Cadillac debuts 1st of 4 new crossovers

Henry Payne
The Detroit News

In its battle for luxury relevance against Germany’s top automakers, Cadillac has forged some of the best sedans in the world: the 2013 North American Car of the Year ATS, Car & Driver Top 10 pick CTS, and the luxurious cutting-edge CT6.

Yet when the all-new, 2017 XT5 crossover debuts in showroom’s later this month, Cadillac will still boast only one crossover at a time when sport utility vehicles are the hottest vehicles on the planet.

While General Motors and other Detroit automakers have pioneered SUVs — bringing record profits — Cadillac has been conspicuously absent at the party. As a result GM’s luxury automaker has struggled to gain market share.

“When I discussed it with product planning, they looked at me with a bit of puzzlement and said: ‘There is no company in the world with a wider range of crossovers than GM,’ ” recounts Cadillac President Johan de Nysschen, who took over the iconic brand in 2014. “The problem is, that doesn’t include Cadillac.”

With XT5, that is about to change. Cadillac plans four new crossovers (including the XT5) by 2020. Built on an all-new platform that will be the backbone for future product, the mid-size XT5 also replaces the outgoing SRX — Cadillac’s best-selling vehicle — with a new XT nomenclature for SUVs.

Leading the charge is de Nysschen, who is remaking Cadillac within GM as an autonomous brand.

“It’s been the smallest brand in a giant corporation,” said de Nysschen in Los Angeles where the XT5 was being previewed. “Without 100 percent focus on the luxury brand, it tends to get consumed by the needs of the big brands.”

Karl Brauer, senior analyst for Kelly Blue Book, said Cadillac is reversing its 25 percent sales slide in the last decade.

“In recent years it’s been all about putting out fires at GM,” says Brauer. “In that world, Cadillac just doesn’t rank as high. (GM) had to their get most important divisions sorted first. In that race, GMC and Chevy were more important — and they needed leadership for Cadillac.”

De Nysschen has been here before. In 2004 he was given the job making Audi a focused, luxury brand apart from its Volkswagen mother ship.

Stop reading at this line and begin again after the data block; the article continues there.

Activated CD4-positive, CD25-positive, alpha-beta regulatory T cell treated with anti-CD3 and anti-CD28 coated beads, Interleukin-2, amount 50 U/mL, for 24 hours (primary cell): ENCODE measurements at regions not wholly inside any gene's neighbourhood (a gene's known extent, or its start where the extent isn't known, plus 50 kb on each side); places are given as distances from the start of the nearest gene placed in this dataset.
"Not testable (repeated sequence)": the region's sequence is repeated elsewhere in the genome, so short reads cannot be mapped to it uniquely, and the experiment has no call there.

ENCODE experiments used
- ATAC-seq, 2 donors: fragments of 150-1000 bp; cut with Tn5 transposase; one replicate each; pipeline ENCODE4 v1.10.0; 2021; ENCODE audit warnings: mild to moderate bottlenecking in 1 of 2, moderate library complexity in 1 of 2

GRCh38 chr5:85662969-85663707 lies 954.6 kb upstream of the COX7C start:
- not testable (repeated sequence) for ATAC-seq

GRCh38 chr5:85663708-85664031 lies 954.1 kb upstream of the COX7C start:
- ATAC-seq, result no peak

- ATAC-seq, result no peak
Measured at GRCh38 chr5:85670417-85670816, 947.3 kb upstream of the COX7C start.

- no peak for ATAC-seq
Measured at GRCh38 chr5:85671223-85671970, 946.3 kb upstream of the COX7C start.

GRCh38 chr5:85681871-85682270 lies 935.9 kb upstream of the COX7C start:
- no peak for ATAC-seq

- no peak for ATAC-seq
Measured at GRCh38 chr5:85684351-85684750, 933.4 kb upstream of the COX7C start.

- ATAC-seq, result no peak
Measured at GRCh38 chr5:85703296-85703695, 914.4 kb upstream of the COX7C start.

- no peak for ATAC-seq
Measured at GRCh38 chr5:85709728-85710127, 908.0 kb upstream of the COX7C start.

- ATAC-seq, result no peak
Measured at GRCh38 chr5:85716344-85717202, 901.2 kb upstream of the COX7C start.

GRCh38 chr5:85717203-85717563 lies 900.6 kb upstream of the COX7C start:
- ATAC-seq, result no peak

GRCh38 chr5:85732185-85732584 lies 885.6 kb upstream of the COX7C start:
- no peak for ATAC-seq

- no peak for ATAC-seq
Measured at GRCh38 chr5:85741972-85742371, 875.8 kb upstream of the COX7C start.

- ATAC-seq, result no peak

“There is nobody at Audi who also works on VW,” he says. “They have dedicated resources. They spend their entire working day planning for utter and complete annihilation of the competition.”

“I was one of the original Audi brand warriors,” continues de Nysschen, recalling VW CEO Ferdinand Piech’s shakeup of the company when he took over in the early 1990s. “In the mid-’80s, Audi was like Opel, it was nothing special. Piech ... gave Audi the autonomy it needed and said: ‘Go for it.’ When I came over to the U.S. in 2004, (it) was the last major market to set up the brand separation.”

Since then, Audi’s U.S. sales have more than doubled on the strength of its SUV growth. In 2015 Q3, Q5, and Q7 crossover sales were up 30 percent, leading a record 202,202 in Audi unit sales.

De Nysschen has brought that focus to Cadillac. “(It) explains why we’ve decided to go to New York,” he says “Because the luxury market is different than the mainstream market. Autonomy, move to New York, focus on the luxury market.”

Despite the change in focus and crossover nomenclature, de Nysschen still sees a market for Cadillac’s big, truck-based Escalade ute.

“How does Escalade fit into the master plan at Cadillac in such a way as you don’t end up undermining the very things that have made it so successful?” he asks rhetorically. “We have found a solution. “It will also represent progress in terms on technology and sophistication. We want to ratchet it up because there is room between the XT5 and Escalade for another vehicle. Maybe two.”

With his team now firmly ensconced in the hip SoHo neighborhood of New York City, de Nysschen is bullish on Cadillac’s future.

“In the last 12 months they’ve made massive progress,” he says. “I consider Cadillac on a whole the most underrated brand on the market.”

Henry Payne is auto critic for The Detroit News.